Speech by Stephen O'Brien at the UN Global Compact event, looking at the role of the private sector in driving sustainable development.
Ladies and Gentlemen, I am delighted to be here with you this afternoon to discuss the UK Government’s priorities for the forthcoming Earth Summit in June next year. Ideally, of course, I would have been joined by Secretary of State Caroline Spelman - as she is leading the Government’s strategy for Rio+20.
However, she is currently in Durban for the climate negotiations, so she cannot be here. But she and I are both of the same mind on this area - so what you would have heard from two people you can now hear from one.
In any case, today’s event is a personal priority for me. Having been a Director of a FTSE 100 company myself prior to my parliamentary career, I am convinced that the private sector is crucial to all of the major global issues we face, and in particular sustainable development.
Today I will set out why I believe that is the case, and three ways in which we - governments and the private sector - can use Rio+20 as a launch-pad for action. But before I get into the detail of that, let me first outline why the UK Government’s believes the Rio+20 Earth Summit is an important global event, and give you a sense of our priorities for it.
Just under 20 years ago, at the first-ever Earth Summit, a young girl called Suzuki Severin, aged just 13, delivered a powerful speech. In that speech, she urged governments around the world to take action, and declared “Losing my future is not like losing a few points on the stock-market”.
The people in this room know the importance of the stock-market, and what it means to gain and lose points on the market. It actually means a great deal. It can determine the whether a business will fail or thrive, and the employment prospects for hundreds of people.
The stock-market, and the global economy more generally, is already facing significant global threats. We need to address them head on. The actions the UK Government is currently taking domestically - such as supporting new business and infrastructure development - are about doing just that. Taking difficult decisions.
Yet, twenty years on from Ms Suzuki’s speech, we are seeing that the stock-market is already being driven by trends in our natural environment. The report just a few days ago by the Intergovernmental Panel on Climate Change stated that the estimates of annual losses from weather and climate-related disasters since 1980 have ranged from a few billion to above 200 billion US dollars in the case of Hurricane Katrina in 2005.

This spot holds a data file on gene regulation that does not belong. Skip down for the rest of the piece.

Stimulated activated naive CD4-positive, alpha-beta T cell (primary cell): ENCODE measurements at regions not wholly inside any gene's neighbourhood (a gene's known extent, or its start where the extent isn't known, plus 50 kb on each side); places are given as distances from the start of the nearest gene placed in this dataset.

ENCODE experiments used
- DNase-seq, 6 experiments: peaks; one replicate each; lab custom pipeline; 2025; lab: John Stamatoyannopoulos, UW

There have been other estimates that 40% of the world’s economy relies on biological resources. Natural resources are deeply intertwined with our economy. Their sustainable use is integral to growth over the long term. And it is often the poorest people that rely on natural resources for their livelihoods.
Ms Suzuki’s speech reminds us that as we take steps to generate a lasting recovery, we must at the same time address the even more significant future threats from the effects of climate change and the unsustainable use of natural resources.
This Earth Summit, twenty years after Ms Suzuki made her speech, offers a one-time opportunity to do so, in a stronger and more innovative way than ever, through green growth -growth that recognises that sustainable businesses and environmental sustainability are two sides of the same coin.
In Rio+20, the UK’s focus will therefore be on the green growth - also known as the “green economy” - agenda item.
But why is green growth a priority? And why do we believe it is important for development?
Growth is crucial for development, and I am of the belief that green growth could provide an opportunity to help meet poverty reduction goals, for instance by delivering higher productivity in agricultural and industrial sectors, and expanding innovation and entrepreneurship through new green business models. A new study from Mckinsey Global Institute suggests that over 70 percent of the world’s resource productivity opportunities are in developing countries. Taking such opportunities could also help countries build resilience to climate and other supply-side shocks, by increasing economic diversification and reducing their reliance on natural resources.
But the big question is, how? There are many ideas circulating at the moment on what outcomes at Rio+20 could help deliver green growth. From big new ideas such as Sustainable Development Goals, and the provision of universal energy access, to more specific ideas focused on key natural resources such as water, forests and land. We have been studying the recent submissions to the UN and are examining which ones we think will have the most impact and deliver the most results.
But I can tell you now that I and Caroline Spelman both agree that one of the most important outcomes at Rio+20 could and should be around the private sector - because the private sector is the engine of growth.